When purchasing a Creep feed, there are a few factors to consider. We examine the major ones below;
Intake of Creep feed is not solely responsible on the creep feed itself, rather volume and quality of milk available on the mother, and volume and quality of grass intake are major factors influencing speed of intake of creep feed.
A good creep feed however will positively influence speed of intake by including flavourings or making the formulation more palatable with the addition of Ingredients such as Molasses and or flakes for differing textures.
G&M’s Omega Sprint Creep feed has the flavouring Addarome added as standard, this has been shown to influence earlier intake, and larger Dry Matter intakes over longer periods of time.
Energy sources should be varied, and not only from Cereals, or namely starch. Creep feeds which are too high in starch volume (typically closer to 30% and upwards) may cause the calf to eat less volume of the creep due to rumen health upset, especially when the grain has been bruised or smashed.
High starch content creep feeds may also push the store animal to lay down excess energy as fat cover, something which is not required, especially if going to be sold as Store cattle.
Having oil(s) as a source of energy is also a good idea, where this will not only supply energy in a different form but can help to keep skin condition healthy and provide “bloom” to the animal prior to sale.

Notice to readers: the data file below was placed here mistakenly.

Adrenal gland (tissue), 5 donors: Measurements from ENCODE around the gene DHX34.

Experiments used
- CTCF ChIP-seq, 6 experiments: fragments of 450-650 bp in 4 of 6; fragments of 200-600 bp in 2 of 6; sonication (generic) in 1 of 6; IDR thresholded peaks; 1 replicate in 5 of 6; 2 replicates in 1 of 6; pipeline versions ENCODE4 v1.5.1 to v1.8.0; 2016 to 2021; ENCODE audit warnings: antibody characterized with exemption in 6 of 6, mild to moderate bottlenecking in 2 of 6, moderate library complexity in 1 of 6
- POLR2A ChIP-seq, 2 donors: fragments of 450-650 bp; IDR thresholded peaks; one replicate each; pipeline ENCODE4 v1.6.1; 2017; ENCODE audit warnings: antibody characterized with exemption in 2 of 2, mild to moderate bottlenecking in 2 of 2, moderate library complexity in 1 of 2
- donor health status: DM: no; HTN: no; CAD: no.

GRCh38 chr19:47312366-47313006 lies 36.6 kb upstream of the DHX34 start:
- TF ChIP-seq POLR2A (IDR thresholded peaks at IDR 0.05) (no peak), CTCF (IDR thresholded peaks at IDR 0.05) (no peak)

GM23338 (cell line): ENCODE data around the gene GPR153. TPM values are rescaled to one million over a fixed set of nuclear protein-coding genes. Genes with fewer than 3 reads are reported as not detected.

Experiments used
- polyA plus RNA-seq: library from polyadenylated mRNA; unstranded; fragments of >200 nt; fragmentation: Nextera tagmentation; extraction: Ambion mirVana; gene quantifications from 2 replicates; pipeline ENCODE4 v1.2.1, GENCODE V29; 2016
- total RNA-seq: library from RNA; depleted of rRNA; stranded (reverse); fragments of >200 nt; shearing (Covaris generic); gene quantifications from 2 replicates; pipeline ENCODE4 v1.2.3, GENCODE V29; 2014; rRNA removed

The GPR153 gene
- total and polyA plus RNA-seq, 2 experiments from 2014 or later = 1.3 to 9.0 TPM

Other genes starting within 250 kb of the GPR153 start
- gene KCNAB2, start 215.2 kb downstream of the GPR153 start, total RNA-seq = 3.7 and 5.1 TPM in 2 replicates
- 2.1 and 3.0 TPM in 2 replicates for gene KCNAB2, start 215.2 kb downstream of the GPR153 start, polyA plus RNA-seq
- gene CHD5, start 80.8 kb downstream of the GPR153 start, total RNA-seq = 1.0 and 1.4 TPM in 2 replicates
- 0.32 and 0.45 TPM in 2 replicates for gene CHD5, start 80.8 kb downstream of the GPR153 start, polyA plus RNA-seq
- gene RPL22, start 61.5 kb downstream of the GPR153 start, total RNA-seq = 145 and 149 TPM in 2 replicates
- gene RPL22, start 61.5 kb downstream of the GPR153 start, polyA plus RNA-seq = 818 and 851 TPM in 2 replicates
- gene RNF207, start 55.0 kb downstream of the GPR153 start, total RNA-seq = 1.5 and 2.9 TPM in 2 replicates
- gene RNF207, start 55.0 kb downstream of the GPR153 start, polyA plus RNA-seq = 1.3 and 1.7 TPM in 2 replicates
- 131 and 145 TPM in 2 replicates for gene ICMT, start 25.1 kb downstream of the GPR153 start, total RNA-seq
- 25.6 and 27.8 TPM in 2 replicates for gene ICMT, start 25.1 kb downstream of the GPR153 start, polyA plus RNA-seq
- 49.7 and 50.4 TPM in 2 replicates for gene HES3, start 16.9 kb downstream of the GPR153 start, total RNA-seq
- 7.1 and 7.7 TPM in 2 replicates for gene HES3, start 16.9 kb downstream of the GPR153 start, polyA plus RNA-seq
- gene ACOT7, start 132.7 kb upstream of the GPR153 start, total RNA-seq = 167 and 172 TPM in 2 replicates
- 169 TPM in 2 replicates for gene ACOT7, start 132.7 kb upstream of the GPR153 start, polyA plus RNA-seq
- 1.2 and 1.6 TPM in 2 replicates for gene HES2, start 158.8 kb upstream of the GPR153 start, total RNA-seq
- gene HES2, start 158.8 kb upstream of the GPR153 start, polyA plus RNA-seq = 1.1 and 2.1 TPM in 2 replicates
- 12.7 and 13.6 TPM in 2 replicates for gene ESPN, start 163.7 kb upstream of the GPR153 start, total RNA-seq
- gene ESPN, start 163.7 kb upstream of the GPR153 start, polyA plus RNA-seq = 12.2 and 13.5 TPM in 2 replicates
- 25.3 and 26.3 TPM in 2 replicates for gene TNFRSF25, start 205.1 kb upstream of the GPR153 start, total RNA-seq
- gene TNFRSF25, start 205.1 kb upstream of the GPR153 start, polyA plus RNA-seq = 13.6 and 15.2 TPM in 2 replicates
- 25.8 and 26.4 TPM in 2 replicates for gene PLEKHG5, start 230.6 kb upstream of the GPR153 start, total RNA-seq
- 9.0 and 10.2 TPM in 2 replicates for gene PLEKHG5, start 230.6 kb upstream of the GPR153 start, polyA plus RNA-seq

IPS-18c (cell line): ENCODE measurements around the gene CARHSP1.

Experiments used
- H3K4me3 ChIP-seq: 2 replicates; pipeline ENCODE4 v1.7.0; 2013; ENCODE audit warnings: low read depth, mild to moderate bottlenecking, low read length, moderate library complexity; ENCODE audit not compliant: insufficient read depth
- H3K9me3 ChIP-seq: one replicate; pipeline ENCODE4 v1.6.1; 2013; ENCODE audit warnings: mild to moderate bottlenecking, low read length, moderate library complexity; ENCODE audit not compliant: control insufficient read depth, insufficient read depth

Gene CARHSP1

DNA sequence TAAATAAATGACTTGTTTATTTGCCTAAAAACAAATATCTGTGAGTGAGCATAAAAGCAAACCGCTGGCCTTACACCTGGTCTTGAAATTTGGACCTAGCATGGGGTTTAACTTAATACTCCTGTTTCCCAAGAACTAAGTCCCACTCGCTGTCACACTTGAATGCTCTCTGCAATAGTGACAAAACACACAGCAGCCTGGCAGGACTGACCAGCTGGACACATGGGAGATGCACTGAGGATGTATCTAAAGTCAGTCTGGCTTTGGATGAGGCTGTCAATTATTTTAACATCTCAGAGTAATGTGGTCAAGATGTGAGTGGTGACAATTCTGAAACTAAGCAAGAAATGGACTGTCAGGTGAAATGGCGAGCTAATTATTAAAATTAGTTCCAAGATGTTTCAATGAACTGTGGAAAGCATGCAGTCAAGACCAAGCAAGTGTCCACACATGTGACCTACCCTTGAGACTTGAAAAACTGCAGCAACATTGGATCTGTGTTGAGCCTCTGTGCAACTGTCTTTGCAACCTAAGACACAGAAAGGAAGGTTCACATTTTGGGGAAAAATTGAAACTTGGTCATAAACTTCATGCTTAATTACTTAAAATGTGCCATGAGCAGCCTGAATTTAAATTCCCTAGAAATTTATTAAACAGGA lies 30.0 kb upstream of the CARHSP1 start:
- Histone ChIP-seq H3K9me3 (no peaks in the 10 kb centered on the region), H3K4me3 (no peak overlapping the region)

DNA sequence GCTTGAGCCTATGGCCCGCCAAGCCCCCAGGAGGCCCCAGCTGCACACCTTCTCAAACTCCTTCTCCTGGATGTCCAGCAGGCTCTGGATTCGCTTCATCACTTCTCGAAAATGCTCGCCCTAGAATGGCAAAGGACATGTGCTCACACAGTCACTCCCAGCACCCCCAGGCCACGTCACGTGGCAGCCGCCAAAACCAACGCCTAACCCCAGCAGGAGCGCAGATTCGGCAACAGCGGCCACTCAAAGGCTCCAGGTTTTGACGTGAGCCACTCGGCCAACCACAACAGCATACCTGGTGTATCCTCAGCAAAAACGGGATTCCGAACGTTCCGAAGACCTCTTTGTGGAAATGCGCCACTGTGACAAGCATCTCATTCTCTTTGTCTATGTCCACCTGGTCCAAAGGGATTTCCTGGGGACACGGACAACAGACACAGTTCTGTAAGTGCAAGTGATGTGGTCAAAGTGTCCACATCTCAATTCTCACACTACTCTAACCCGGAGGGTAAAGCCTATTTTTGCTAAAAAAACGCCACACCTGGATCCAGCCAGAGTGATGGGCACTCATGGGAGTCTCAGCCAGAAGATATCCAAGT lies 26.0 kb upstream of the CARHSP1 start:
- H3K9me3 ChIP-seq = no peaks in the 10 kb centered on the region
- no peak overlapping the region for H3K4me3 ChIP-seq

A typical creep feed only requires an energy of around 12.5 ME/Kg.
Our Omega Sprint has a spectrum of energy sources in starch (24%), Sugar (6%) and Oil (3.5%). Oil comes from both Distillers grains and Salmon Oil, providing healthy skin and coat to the animal.
Again, like palatability, protein intake by the calf is varied from protein in Grass (~20 to 30%), mothers milk (~20 to 26%) and thereafter the availability of each. Therefore, it is usually advisable to aim for a protein level of between 14 and 16% within the creep feed.
This means that by the time Dry Matter Intakes of Creep feed reach a higher level (a month or so after introducing), then overall protein intake is not too high when fed alongside varying volumes of grass.
Overall intake of Protein which is too high, will only result in the calf using up energy to get rid of excess protein, something which is not economical to the calf or the farmer.
Omega Sprint is produced to a protein level of 15%, which fits in with most environments the calf will be influenced by.
Check out our Omega Sprint here: https://www.galloway-macleod.co.uk/index.php/omega-sprint.html